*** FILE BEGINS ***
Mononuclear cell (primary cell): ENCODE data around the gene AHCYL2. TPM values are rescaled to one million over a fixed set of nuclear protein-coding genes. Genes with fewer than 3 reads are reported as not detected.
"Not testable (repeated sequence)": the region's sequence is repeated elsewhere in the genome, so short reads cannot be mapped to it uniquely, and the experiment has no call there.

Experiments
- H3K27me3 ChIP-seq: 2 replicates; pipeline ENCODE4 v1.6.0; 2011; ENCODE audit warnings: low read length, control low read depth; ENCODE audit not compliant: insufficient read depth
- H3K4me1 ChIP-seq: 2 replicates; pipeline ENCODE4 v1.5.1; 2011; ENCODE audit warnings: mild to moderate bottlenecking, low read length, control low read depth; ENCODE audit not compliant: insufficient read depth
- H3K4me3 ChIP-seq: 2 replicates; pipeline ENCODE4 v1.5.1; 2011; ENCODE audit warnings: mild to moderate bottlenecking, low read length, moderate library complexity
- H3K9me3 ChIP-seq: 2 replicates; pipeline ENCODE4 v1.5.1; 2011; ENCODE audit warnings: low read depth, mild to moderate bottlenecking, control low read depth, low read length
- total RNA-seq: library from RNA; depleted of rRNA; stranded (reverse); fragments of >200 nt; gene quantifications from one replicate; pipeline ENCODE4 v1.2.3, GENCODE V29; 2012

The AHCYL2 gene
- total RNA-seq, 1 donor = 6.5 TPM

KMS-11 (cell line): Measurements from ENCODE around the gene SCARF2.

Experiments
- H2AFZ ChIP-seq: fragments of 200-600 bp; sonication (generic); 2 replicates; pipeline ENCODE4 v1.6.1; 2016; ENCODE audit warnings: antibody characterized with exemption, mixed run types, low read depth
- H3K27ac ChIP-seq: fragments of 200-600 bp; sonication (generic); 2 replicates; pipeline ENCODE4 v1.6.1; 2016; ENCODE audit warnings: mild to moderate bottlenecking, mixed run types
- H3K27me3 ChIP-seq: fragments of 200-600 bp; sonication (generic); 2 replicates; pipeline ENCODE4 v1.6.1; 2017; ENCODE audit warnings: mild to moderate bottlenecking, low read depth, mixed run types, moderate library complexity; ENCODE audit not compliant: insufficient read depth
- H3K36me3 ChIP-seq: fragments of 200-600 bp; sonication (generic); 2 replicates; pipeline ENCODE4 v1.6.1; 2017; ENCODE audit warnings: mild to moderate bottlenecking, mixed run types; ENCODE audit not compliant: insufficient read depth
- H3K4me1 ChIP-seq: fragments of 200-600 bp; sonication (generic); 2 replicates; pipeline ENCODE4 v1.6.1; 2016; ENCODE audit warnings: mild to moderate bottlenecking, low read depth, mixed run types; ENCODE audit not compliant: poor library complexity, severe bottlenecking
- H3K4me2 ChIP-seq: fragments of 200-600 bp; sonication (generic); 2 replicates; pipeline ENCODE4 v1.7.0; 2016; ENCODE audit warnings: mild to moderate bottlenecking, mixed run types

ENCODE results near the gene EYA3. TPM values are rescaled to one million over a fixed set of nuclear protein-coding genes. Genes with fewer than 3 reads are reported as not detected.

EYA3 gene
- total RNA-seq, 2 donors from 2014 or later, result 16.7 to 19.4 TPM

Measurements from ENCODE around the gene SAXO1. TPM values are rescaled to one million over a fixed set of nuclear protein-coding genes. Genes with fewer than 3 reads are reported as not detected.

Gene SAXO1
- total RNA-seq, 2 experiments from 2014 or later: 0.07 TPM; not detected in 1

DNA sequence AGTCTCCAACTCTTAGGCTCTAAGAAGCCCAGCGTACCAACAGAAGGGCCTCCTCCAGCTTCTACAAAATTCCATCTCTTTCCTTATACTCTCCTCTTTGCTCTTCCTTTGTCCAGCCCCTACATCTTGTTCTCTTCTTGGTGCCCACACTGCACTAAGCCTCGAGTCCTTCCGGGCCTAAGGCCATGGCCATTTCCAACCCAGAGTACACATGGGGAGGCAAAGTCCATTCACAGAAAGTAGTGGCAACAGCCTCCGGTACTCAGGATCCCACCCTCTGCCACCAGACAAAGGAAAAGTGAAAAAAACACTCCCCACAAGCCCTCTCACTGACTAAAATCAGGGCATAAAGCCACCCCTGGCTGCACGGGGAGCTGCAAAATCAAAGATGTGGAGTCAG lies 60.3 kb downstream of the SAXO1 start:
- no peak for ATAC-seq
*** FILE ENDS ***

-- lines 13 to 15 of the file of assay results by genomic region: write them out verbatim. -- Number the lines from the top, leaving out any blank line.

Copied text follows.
- H2AFZ ChIP-seq: fragments of 200-600 bp; sonication (generic); 2 replicates; pipeline ENCODE4 v1.6.1; 2016; ENCODE audit warnings: antibody characterized with exemption, mixed run types, low read depth
- H3K27ac ChIP-seq: fragments of 200-600 bp; sonication (generic); 2 replicates; pipeline ENCODE4 v1.6.1; 2016; ENCODE audit warnings: mild to moderate bottlenecking, mixed run types
- H3K27me3 ChIP-seq: fragments of 200-600 bp; sonication (generic); 2 replicates; pipeline ENCODE4 v1.6.1; 2017; ENCODE audit warnings: mild to moderate bottlenecking, low read depth, mixed run types, moderate library complexity; ENCODE audit not compliant: insufficient read depth